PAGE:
# C compiler
* I'm not a fan of GCC because of it's size/bloat, and I don't like Clang because it's C++. tcc sometimes doesn't generate executables that work. I'll probably write this as I need it (like when I need a userspace C compiler for my OS).

# Linux syncing
* This is just a vague idea at the moment, but I want to be able to "sync" my laptop with my desktop when I plug it in when I get home from school (i.e. copy tabs across, move tmux sessions over to main desktop, turn laptop into second monitor). Like I said, this is very fuzzy right now, so I need to actually look into it.

EDIT: I can't seem to get this to format right... :P
Grey Hair Nixers
(07-02-2016, 10:57 PM)ninjacharlie Wrote: # C compiler
* I'm not a fan of GCC because of it's size/bloat, and I don't like Clang because it's C++. tcc sometimes doesn't generate executables that work. I'll probably write this as I need it (like when I need a userspace C compiler for my OS).

You should definitely look into [pcc]( Sadly, many programs rely heavily on gcc extensions to compile, and can't be compiled with pcc. It's still the closest we can get from a generic C compiler.
Long time nixers
@z3bra, @ninjacharlie:
There are of course also,
I would love to use one of these, but tcc for example does not produce symbols for gdb
and can't be used with musl.
But I would rather try to improve an existing C compiler/standard library that
does not suck instead of making a new one. I mean, pcc, tcc, 8cc, scc and c are
already enough compilers for this world. And there are also enough C standard
library implementations (muslibc, ulibc, and dietlibc). Just getting one of
these working with one of the others would be a huge step forward. Writing a new C compiler
is not the answer (imho).
The same is true for lisp interpreters, text editors and kernels: in another thread I already mentioned
tinyscheme, which is a quite beautiful scheme implementation in ~5000 lines of C, it is complete,
stable and all of that. Because of this I don't see any reason to develop yet another lisp
interpreter which is a little bit different from a good, bug-free and existing one.
If you are searching for a scriptable vi-compatible editor, there is for example [vis]( Yes, I know, the scripting is in lua, but I am also sure that there is an existing vi
with lisp integration as well.
I don't see what is so bad about minix either. To me, it seems like minix is a quite nice microkernel
in ~12000 lines of code, with more than 20 years of constant development.

Of course, nih is a trap I fall into myself a lot of times.
I mean, on my ideas list, there are 7 ideas for new programming language implementations.
Because I know this is not a good thing, I decided to put forks and contributions to other
projects first. I research if there is an implementation of what I want to write, and if
it adheres my standards of code. If it does, I throw away my plan, and try to write things
I consider fun or important (whatever).

-------END OF RANT

I hope this was not too rude.
If it was, ignore it.
(08-02-2016, 04:21 AM)z3bra Wrote: You should definitely look into [pcc]( Sadly, many programs rely heavily on gcc extensions to compile, and can't be compiled with pcc. It's still the closest we can get from a generic C compiler.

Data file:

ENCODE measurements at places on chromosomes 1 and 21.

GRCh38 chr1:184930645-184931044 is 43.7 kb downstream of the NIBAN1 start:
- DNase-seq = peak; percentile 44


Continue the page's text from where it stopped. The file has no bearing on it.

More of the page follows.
Hrm... I've seen that one before but never looked to closely at it. Even if it requires GCC to compile, those extensions could always be added to PCC itself ;)

(08-02-2016, 11:38 AM)pranomostro Wrote: The same is true for lisp interpreters, text editors and kernels

Oh, I know that there are successful projects for any of the things I'm trying to solve. I only half want to write a new project because I expect anyone else to use it. Mostly, any of these are learning projects to get a better understanding of compilers and operating systems. I've already picked up a lot from writing my own OS and hope to be able to contribute to some of the larger projects (like Minix and Linux), at some point. Also, I always have the foolhardy idea that I can write it in less lines of code ;)
Long time nixers
Okay, seems legit.
Grey Hair Nixers
That was an interresting comment there. I do agree with you when you say that, for example, anither C compiler is not the answer, but I definitely think that we NEED multiple implementations of everything. Leaving too much power to a sngle entity is never a good choice... Imagine if there was a single linux distro? A single text editor? We would all be doomed and tied to the will of the developpers. Speaking of C (I don't know lisp), it's good thing that uclibc and musl are know well known and recognized, as people start writing code that's much more portable and gnu-agnostic. This is a huge step forward, and the more diversity we'll have, the more generic amd portable interfaces will be, at least, I hope. Diversity enforces standards, instead of simply defining them, that's why it's important. You can scream POSIX as much as you want, people won't care as long as they will meet bash as /bin/sh everywhere.

Nevertheless, diversity should be taken with care, and people should ALWAYS try and see how they can contribute to improve a flawed project. Sometime it's simy not possible, as you might have a different opinion from the author, or the project is simply broken by design. In this case then, an alternative can be considered. A coding style is no excuse to fork a project for example ;)

Either innovate, contribute, or reinvent. The rest is bullshit.
Long time nixers
I guess there is a very fine line between diversity and and a fractured ecosystem.
And I would not care about the number of C compilers and standard library implementations
if I would actually make them work together.

Damn. I should write more pull-requests.